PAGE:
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Thursday, May 10, 2012

Pierre Joris on Paul Celan: poetry, politics, & translation

Pierre Joris on Paul Celan in the 21st Century:

[Film Description from Youtube: A video recorded at the Edison-Newman Room, Houghton Library, (Harvard Nov. 2011) with a multimedia show, produced by Nicole Peyrafitte, the event integrates a range of elements including live narrative and translated poems, and a slideshow of visual materials including photographs, manuscript pages, etchings by Gisèle Celan-Lestrange, historical documents and other relevant and resonant materials. ]

This video captures Pierre Joris' nearly life-long engagement with Paul Celan's poetry and politics. He begins with an introduction to Celan's life and work and explains his relationship with Celan's poems from his earliest memory: a "cutting into the soul" memory, that begins his long relationship with Celan's words. Joris goes on to describe his history of translating Celan along with his meeting of Celan's wife and their subsequent relationship. Joris says he once said to her in regards to allowing more Celan translations to emerge: "Let 1,000 translations bloom."

This is not just a lecture on Celan poetics; this is an example of how 20th century poetry is ushered into our 21st century and how our current technologies can be used to breathe a form of "new life" into the poems. Maybe not "new life" but certainly a new form of living, a new way of getting readers excited and interested in this work, which itself is timeless. This multimedia presentation with films edited and produced by Nicole Peyrafitte captures the viewer's gaze on many levels, from the cerebral deconstruction of the word at its most basic level in discussing translation to the aesthetic beauty of hearing Celan's words against a visually explorative backdrop with the use of the films. The collage of sound, image, and Joris' live discussion of Celan provides a multiple sensory response to Celan's poetry. Joris' talk is about translation and the presentation itself becomes its own form of translation, creating an amalgam of entries into Celan's work for the novice reader. Celan's poems, Joris attests, are a "threshold," a gate ushering us into the 21st century. It stands to reason then that one way of seeing Celan, of engaging with his work is in this 21st century medium of video, sound, images, and also the amazing opportunity of being present in the audience, (somewhat) at this event via the internet.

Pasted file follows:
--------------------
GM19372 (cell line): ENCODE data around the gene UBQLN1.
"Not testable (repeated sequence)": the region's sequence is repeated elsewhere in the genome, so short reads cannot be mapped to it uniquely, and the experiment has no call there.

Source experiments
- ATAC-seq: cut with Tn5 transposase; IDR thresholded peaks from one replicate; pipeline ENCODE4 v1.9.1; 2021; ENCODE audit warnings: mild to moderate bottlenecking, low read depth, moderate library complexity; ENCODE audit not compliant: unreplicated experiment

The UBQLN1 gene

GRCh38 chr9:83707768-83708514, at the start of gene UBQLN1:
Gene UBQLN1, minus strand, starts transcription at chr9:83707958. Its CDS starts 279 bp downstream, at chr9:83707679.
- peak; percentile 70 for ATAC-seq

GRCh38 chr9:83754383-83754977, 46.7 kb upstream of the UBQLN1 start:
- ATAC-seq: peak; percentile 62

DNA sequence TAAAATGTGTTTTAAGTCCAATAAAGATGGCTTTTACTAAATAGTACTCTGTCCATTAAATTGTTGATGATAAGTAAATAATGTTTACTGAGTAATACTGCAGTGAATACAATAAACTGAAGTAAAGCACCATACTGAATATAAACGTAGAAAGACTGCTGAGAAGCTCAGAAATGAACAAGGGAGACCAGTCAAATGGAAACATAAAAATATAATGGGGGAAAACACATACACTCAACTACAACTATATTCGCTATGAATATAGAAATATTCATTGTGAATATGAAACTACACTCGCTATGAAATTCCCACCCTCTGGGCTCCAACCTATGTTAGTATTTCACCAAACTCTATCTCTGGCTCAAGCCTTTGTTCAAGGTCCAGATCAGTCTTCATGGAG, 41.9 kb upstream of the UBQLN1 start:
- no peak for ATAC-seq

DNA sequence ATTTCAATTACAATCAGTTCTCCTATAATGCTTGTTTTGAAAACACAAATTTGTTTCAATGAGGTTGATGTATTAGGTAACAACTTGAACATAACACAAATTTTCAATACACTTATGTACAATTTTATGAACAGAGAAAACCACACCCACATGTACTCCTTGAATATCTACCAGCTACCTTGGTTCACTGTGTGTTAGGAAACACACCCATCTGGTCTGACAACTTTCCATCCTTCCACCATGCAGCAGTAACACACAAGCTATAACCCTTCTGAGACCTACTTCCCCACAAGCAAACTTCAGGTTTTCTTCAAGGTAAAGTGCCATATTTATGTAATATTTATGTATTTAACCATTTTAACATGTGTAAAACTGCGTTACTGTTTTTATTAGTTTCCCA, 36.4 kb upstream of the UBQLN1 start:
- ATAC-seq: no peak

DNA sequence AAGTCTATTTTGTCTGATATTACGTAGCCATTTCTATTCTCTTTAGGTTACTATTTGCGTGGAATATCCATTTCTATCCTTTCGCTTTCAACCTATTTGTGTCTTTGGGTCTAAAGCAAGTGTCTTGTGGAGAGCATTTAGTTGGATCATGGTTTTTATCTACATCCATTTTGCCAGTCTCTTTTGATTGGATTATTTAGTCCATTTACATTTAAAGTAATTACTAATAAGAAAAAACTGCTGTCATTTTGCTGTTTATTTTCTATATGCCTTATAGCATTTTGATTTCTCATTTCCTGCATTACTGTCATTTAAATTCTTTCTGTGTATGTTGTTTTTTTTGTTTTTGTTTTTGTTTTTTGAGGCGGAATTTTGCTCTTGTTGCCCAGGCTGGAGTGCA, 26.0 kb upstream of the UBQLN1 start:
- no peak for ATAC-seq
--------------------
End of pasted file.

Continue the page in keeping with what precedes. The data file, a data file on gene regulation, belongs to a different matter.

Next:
It's really beautiful as well to capture the passion and energy (and frustrations) of the translator as Joris really delves into specifics in word construction and language about 45 minutes into the film. This video captures Joris' concentrated involvement in the dissection of Celan's often complicated and exhilarating stretching of what the German language can do and how this informs both the poem and the translator's task. Joris lights up on the stage as he describes the "dark 'o' sounds" and "light 'a' sounds" of the poem "Todtnauberg" and the incredible task of ushering the poet Celan into the english language in this our 21st experience of his imperative works.

But I'll let Pierre Joris tell you:

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